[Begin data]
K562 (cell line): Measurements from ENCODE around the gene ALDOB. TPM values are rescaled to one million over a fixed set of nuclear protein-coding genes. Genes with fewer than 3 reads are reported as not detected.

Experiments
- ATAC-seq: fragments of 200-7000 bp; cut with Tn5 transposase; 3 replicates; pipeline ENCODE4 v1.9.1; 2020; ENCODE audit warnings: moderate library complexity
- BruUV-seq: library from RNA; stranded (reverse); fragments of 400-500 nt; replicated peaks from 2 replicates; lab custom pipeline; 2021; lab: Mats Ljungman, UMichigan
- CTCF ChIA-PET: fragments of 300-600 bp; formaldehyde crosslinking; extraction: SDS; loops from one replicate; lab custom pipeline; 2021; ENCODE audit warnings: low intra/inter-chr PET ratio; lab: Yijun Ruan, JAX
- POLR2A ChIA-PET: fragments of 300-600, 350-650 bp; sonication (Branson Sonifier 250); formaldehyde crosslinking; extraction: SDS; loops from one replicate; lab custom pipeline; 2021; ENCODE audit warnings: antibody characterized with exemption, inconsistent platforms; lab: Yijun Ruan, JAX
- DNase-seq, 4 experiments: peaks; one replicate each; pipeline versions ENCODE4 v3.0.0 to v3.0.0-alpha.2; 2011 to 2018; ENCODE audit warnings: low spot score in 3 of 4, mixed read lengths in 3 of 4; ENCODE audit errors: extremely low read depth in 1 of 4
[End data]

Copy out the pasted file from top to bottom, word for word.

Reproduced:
K562 (cell line): Measurements from ENCODE around the gene ALDOB. TPM values are rescaled to one million over a fixed set of nuclear protein-coding genes. Genes with fewer than 3 reads are reported as not detected.

Experiments
- ATAC-seq: fragments of 200-7000 bp; cut with Tn5 transposase; 3 replicates; pipeline ENCODE4 v1.9.1; 2020; ENCODE audit warnings: moderate library complexity
- BruUV-seq: library from RNA; stranded (reverse); fragments of 400-500 nt; replicated peaks from 2 replicates; lab custom pipeline; 2021; lab: Mats Ljungman, UMichigan
- CTCF ChIA-PET: fragments of 300-600 bp; formaldehyde crosslinking; extraction: SDS; loops from one replicate; lab custom pipeline; 2021; ENCODE audit warnings: low intra/inter-chr PET ratio; lab: Yijun Ruan, JAX
- POLR2A ChIA-PET: fragments of 300-600, 350-650 bp; sonication (Branson Sonifier 250); formaldehyde crosslinking; extraction: SDS; loops from one replicate; lab custom pipeline; 2021; ENCODE audit warnings: antibody characterized with exemption, inconsistent platforms; lab: Yijun Ruan, JAX
- DNase-seq, 4 experiments: peaks; one replicate each; pipeline versions ENCODE4 v3.0.0 to v3.0.0-alpha.2; 2011 to 2018; ENCODE audit warnings: low spot score in 3 of 4, mixed read lengths in 3 of 4; ENCODE audit errors: extremely low read depth in 1 of 4